Because I can flick a fly more than 100 feet, some people think I was born a saltwater samurai. Not true. Catching fish does take some natural talents (like patience, awareness and keen eyesight) but largely it’s because I’m an information vacuum cleaner, trawling ideas and information from a range of sources. Here are a few of my main ones. You might want to tap a few yourselves to stay ahead of the fishing fleet.


I’m not talking charter operators – I’m talking ferry operators, boatshed craftsmen, Navy dudes, guys on the wharves – and even The Captain’s crew when they’re testing boats. Most of these guys are on the water 24/7 – and they’re not buggin’ the hell out of fish like you and me. I know I’ll get call from the local marina when the kings are on top and on the chew. So keep a six-pack handy and stay connected to these guys – because they’ll help you connect to a fish. Even the local builder who works on beachfront mansions on the Northern Beaches tips me off when the birds are up. Just remember; someone, somewhere, is watching a huge school of pelagics chomp on the surface. Will they call and tell you about it?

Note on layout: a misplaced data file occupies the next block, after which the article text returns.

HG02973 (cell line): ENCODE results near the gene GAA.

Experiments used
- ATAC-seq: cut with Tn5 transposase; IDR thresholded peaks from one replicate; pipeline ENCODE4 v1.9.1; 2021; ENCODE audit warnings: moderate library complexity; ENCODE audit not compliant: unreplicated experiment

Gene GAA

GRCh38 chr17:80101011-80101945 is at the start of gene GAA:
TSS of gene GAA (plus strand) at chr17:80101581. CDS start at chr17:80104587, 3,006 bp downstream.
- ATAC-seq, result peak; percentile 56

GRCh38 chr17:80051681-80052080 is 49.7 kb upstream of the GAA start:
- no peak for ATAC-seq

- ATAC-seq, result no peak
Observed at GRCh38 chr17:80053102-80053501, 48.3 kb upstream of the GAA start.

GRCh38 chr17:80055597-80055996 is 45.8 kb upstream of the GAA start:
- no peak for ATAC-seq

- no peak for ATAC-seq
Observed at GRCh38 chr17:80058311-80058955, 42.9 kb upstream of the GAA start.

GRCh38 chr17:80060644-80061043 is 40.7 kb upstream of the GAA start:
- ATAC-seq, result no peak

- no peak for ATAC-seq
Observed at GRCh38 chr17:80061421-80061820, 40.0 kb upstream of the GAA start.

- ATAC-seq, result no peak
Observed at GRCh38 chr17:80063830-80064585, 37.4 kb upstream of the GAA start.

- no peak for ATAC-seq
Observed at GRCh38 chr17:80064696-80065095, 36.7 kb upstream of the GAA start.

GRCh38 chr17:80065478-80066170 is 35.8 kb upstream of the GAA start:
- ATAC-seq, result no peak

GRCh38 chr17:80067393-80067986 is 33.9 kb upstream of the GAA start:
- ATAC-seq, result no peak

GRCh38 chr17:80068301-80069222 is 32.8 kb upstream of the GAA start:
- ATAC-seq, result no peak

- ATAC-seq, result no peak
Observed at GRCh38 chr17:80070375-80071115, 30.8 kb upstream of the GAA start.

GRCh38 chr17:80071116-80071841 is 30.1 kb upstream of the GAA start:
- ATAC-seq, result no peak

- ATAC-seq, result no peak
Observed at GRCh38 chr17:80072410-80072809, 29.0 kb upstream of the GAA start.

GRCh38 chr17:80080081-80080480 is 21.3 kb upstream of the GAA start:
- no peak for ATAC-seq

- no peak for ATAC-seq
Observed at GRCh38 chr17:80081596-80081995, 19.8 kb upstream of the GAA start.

Newsflash: fish all around the world tend to eat the same way. What does that mean to you and me? Well, the Yanks love their fishing, and they’re constantly testing new techniques and lures. Twenty years ago, nobody was using “micro jigs” or “blades”. Now, in some countries it’s a multimillion-dollar industry, so I subscribe to several leading international magazines and stay tuned to their websites and social channels. I also plan trips with these guys (paid and unpaid) to learn what they’ve learned – and try it out on the local fish population.


Without a doubt, the best source of information is first-hand. But, to make the most of that, you need to be eagle-eyed and open-minded. Instead of driving straight home from work, take a detour to the local ramp or headland. Scan the horizon for birds or boats. Are they anchored or drifting – bottom bashing or casting? Go to the markets and see what’s fresh. Talk to other anglers at the ramp. Talk to me! Maybe keep a personal diary – and refer back to previous seasons for the best tides, lures, baits and weather patterns. After all, fish are creatures of habit. Plus I’ve got a customer base always keen to share their powers of observation. I just have to ask the right questions…